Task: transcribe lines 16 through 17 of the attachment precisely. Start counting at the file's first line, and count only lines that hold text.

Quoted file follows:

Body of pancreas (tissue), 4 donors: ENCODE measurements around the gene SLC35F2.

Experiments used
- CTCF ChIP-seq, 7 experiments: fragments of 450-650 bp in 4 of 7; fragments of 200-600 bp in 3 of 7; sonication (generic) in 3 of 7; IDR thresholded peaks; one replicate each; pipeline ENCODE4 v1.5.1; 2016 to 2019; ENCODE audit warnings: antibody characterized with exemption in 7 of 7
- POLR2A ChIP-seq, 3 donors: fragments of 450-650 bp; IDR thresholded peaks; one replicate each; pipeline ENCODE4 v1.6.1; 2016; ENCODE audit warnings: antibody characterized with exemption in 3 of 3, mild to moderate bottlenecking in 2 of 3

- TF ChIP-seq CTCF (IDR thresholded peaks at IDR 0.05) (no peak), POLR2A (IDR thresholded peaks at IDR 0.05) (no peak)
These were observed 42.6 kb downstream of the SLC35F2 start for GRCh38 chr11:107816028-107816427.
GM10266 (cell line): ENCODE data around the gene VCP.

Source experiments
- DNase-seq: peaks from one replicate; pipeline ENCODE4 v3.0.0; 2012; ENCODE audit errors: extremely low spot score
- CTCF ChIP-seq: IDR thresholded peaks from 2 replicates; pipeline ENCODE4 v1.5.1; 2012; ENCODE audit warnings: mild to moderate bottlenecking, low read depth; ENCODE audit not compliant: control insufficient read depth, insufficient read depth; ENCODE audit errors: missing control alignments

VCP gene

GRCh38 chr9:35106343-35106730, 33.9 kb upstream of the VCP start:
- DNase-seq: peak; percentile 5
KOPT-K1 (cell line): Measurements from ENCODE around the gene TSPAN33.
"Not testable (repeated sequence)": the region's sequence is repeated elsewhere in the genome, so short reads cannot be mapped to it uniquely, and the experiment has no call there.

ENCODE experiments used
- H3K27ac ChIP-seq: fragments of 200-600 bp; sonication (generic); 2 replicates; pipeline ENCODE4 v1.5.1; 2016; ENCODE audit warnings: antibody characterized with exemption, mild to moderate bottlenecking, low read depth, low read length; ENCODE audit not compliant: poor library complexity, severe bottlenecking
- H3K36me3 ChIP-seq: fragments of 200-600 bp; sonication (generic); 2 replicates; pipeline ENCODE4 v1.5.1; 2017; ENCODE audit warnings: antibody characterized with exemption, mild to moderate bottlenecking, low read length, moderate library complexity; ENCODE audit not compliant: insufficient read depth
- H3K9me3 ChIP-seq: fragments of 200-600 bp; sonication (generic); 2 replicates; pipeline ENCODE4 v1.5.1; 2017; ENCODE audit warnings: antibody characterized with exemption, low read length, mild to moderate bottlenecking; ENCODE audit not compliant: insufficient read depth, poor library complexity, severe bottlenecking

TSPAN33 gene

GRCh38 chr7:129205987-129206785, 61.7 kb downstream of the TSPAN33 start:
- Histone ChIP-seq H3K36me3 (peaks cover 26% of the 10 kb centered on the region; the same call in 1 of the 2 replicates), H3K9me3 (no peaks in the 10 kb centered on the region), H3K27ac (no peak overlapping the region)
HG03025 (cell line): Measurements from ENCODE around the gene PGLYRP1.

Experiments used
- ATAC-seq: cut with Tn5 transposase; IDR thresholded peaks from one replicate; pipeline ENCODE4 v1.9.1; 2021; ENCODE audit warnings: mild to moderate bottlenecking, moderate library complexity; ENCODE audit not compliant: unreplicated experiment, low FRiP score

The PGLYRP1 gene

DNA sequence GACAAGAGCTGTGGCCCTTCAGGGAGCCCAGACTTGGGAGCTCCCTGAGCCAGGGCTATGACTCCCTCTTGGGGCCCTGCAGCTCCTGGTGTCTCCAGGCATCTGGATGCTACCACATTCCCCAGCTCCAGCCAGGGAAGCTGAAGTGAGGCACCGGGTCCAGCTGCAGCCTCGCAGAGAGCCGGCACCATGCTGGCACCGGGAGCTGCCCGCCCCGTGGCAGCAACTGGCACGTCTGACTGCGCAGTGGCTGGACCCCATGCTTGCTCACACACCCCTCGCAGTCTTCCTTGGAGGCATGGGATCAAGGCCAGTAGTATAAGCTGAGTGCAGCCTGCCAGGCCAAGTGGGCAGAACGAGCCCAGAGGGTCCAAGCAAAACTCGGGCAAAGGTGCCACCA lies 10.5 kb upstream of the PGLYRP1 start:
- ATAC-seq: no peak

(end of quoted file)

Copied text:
ENCODE experiments used
- H3K27ac ChIP-seq: fragments of 200-600 bp; sonication (generic); 2 replicates; pipeline ENCODE4 v1.5.1; 2016; ENCODE audit warnings: antibody characterized with exemption, mild to moderate bottlenecking, low read depth, low read length; ENCODE audit not compliant: poor library complexity, severe bottlenecking